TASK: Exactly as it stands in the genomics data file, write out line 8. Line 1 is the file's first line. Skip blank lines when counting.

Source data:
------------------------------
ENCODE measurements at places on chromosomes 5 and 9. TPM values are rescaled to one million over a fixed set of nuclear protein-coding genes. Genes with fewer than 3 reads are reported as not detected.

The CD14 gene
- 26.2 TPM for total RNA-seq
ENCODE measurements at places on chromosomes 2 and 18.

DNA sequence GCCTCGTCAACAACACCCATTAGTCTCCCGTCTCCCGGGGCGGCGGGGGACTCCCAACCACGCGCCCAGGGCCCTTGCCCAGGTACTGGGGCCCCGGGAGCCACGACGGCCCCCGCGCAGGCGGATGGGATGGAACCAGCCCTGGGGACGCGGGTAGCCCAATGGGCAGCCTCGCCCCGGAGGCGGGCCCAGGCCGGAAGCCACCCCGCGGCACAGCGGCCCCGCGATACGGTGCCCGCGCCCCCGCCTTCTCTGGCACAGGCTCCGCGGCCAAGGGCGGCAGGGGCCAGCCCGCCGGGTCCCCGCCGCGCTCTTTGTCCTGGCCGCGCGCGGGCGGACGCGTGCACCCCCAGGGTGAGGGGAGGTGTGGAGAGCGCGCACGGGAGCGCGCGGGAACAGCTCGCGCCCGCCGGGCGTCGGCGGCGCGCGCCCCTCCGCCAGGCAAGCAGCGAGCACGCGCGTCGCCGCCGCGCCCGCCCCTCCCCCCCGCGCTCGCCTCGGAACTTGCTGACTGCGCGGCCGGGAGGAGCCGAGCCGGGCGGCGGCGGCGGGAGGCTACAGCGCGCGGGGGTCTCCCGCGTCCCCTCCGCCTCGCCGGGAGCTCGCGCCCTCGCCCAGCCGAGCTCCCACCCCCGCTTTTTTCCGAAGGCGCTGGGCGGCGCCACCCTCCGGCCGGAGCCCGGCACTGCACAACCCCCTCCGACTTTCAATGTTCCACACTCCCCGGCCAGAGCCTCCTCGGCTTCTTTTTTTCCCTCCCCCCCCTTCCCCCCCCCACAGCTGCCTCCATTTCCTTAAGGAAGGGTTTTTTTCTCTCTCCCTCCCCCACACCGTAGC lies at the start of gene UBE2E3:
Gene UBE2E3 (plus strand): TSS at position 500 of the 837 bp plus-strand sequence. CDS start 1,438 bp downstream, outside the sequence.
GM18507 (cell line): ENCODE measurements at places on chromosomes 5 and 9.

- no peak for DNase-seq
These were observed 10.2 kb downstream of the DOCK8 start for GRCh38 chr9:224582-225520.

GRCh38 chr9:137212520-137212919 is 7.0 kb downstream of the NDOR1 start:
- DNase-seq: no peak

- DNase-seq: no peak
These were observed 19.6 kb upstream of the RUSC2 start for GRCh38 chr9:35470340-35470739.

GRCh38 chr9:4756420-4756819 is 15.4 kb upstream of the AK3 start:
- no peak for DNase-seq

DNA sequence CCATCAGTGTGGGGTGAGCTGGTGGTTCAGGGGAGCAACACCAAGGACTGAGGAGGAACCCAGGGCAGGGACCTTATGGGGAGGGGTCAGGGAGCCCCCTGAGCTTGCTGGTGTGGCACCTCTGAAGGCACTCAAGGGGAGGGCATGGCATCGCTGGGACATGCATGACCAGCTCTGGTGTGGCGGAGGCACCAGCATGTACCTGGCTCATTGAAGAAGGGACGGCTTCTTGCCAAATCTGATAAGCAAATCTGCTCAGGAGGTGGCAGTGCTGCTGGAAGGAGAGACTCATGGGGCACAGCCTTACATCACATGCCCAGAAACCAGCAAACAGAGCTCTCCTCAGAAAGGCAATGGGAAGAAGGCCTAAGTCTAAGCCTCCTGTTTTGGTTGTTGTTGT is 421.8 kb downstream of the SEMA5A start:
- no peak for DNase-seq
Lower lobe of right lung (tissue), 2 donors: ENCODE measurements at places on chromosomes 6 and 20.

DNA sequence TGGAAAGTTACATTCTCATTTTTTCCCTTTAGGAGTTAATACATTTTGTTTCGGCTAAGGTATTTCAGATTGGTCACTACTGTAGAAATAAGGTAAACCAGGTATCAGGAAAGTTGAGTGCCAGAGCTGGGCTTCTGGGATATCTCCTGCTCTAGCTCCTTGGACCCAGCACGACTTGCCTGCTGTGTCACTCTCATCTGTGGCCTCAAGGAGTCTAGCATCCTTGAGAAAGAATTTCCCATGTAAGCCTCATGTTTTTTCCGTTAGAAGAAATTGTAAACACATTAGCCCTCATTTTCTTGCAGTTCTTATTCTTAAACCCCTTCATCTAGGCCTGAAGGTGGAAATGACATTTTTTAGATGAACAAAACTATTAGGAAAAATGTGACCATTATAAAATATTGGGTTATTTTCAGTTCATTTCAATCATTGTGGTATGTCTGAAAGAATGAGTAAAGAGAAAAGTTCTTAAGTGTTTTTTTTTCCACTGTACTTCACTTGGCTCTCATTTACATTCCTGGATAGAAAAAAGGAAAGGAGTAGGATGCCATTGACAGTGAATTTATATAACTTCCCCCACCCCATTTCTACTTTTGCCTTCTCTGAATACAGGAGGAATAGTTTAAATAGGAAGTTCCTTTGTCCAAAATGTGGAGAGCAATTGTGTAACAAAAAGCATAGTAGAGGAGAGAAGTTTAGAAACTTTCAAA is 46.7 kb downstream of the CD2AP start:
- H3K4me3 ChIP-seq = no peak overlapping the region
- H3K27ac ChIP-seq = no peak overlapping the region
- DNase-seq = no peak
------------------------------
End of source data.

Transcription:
- no peak for DNase-seq